Because everyone, knowingly or unknowingly, is a user of cloud services, this practical guide is recommended to technical and nontechnical readers alike, to get a compact and to-the-point presentation of risks associated with cloud storage systems from a security and privacy perspective.
With its handy format, the book can be read instantly or saved as a reference, to be consulted in case of need. The first chapter starts with an introduction to key terms and concepts, using well-accepted terminology from the National Institute of Standards and Technology (NIST); continues providing an introduction to privacy and security, with examples of how different commercial providers deal with cloud service provisioning; and is concluded by illustrating the challenges associated with cloud-based data sharing.
The second chapter moves into a more practical realm, by discussing the approaches through which different providers deliver application services. Services covered include email, cloud backup, social media, health applications, and productivity suites, and companies included in the analysis range from mega-players such as Google, Yahoo!, Facebook, and Microsoft, to smaller ones, operating in a niche, such as Carbonite and Mozy. The analysis of the terms of service for the different providers, and of the technical arrangements put in place to deliver the service, contributes to clarifying how diverse the market offering can be: one key takeaway is the big difference in the handling of user privacy between those that offer services for free versus those that do it for a fee.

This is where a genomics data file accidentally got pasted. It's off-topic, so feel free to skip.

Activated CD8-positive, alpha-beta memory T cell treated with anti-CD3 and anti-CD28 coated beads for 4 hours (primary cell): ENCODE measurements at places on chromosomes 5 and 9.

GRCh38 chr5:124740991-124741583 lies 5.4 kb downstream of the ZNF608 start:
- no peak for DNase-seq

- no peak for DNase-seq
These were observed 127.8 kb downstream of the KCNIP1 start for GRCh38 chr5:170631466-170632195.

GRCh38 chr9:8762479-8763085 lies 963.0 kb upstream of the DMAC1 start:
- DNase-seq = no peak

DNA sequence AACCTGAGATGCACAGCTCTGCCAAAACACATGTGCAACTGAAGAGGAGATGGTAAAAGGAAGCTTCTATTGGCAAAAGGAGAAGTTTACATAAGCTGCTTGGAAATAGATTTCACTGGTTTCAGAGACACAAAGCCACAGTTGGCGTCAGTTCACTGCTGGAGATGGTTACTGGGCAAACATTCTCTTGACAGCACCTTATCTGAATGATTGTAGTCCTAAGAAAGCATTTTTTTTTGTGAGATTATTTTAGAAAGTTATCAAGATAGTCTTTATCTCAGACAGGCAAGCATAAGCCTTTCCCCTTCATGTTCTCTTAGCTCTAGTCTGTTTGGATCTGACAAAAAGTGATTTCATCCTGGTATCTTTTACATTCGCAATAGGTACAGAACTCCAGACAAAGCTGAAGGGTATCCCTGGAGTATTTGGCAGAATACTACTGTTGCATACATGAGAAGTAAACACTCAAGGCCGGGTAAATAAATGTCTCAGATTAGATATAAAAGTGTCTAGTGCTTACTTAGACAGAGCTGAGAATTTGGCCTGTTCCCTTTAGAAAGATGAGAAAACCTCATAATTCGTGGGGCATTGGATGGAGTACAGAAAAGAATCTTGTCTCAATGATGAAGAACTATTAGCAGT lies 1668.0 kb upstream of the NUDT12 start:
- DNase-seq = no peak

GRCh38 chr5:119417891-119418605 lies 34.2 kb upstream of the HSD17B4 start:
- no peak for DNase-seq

The topic of privacy is further discussed in chapter 3, covering the legal issues related to geolocation, to data access by employers and insurance companies, to access requests in cases of litigation, as well as psychological and lifestyle profiling.
The safeguards put in place by governments, for example the US, Europe, and India, are discussed in chapter 4, providing a compact explanation of laws such as The Health Insurance Portability and Accountability Act (HIPAA), the Sarbanes-Oxley Act (SOX), and acts such as the European Data Protection Directive.
Going back to the hands-on approach, the authors present privacy tools in chapter 5 to provide two-factor authentication, personal encryption, and secure email, and continue in chapter 6 with a summary of best practices that should be followed by providers to provide effective physical and security controls.
Short, compact, and easy to read, this practical guide on cloud storage security is useful and up to date. While not a milestone in computer science literature, it is surely an honest, useful contribution and a recommended read.